CAPI involves an interviewer reading items from a computer and allowing the respondent to make verbal responses that are entered directly into the computer by the interviewer. Both ACASI and CAPI eliminate a separate data entry process and may therefore reduce data errors. The survey interview included detailed questions about age, race, educational attainment, health status, engagement with medical care, current treatment regimen, and sexual and substance use patterns (see Table 1). It also included focused questions on attitudes about HIV transmission Smad2 signaling and treatment,
perceptions of the quality and availability of services and information provided at the Madison Clinic, each individual’s experience with his or her provider, self-esteem, VX809 perceptions of stigma, and treatment optimism. Use of legal and illegal substances was assessed over a 3-month recall period . Participants were asked how often in the past 3 months they drank alcohol (daily, 2–6
times a week, once a week, 1–3 times per month, less than once a month, never, or prefer not to answer) and whether they had used crack cocaine, cocaine in other forms, methamphetamine or sildenafil in the last 3 months (yes/no). They were also asked whether they had injected drugs in the last 3 months (yes/no). Responses to each of these questions served as our substance use variables. The survey interview asked participants a variety of questions regarding beliefs about HIV infection, transmission and treatment. Additional questions focused on availability of information, resources and support at Madison Clinic. Three of the questions were intended to form a scale measuring behavioural optimism based on the availability of combination treatments (‘treatment optimism’) and another four were intended to form an ‘HIV Stigma Scale’ (see Table 2 for items and reliability analyses). Given the poor psychometric qualities of the HIV Stigma Scale, individual items, but not the combined scale, were used in the subsequent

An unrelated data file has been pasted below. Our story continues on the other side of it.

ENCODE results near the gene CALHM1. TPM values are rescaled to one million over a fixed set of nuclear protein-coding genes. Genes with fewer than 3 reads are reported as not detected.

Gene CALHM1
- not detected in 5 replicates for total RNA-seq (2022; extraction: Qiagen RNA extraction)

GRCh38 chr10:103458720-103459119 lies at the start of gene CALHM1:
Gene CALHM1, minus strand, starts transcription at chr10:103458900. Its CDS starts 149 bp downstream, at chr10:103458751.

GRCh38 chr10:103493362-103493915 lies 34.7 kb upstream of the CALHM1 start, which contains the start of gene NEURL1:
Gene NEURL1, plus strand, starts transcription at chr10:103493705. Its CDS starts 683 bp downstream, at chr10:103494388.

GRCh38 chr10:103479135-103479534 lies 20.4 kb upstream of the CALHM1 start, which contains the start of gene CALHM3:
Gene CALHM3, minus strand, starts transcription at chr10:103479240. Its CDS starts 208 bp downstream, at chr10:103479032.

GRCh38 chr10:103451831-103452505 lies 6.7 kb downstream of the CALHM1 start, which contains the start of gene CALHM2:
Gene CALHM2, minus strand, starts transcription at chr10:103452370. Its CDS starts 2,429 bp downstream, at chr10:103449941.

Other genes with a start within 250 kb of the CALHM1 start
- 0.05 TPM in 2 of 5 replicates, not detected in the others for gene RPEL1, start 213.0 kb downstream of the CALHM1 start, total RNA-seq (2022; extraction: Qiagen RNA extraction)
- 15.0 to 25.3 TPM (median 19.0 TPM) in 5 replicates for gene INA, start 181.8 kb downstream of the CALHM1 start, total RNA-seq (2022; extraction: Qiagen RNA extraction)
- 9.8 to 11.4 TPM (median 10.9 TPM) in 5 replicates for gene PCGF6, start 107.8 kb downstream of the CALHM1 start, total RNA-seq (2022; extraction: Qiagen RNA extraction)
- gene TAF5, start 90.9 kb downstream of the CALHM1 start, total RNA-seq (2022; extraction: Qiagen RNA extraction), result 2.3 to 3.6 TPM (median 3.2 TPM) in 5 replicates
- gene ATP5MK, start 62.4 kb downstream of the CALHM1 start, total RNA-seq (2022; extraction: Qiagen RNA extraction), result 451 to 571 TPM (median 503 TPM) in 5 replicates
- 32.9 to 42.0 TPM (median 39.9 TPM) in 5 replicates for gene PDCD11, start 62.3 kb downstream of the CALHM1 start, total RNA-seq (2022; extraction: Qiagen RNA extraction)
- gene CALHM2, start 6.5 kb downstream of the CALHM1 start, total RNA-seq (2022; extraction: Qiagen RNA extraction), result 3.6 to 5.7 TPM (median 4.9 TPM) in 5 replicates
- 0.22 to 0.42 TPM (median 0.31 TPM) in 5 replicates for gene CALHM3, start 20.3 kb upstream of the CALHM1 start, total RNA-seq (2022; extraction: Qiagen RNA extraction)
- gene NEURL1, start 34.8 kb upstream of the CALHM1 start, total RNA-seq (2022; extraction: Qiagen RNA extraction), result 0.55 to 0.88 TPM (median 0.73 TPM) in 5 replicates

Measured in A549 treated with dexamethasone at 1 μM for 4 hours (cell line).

analyses. The Vildagliptin survey interview also included a condensed version of a coping self-efficacy scale which was developed as a measure of people’s perceived ability to cope effectively with life challenges. The original scale showed good reliability and acceptable evidence of concurrent and predictive validity . A detailed interview was developed to assess sexual behaviour over a 6-month recall period [25,26]. Separate but equivalent versions of questions were developed for men and women, each with language tailored to be consistent with the participant’s gender and sexual orientation. The interview began with an introduction and definition of sexual terms to minimize ambiguity.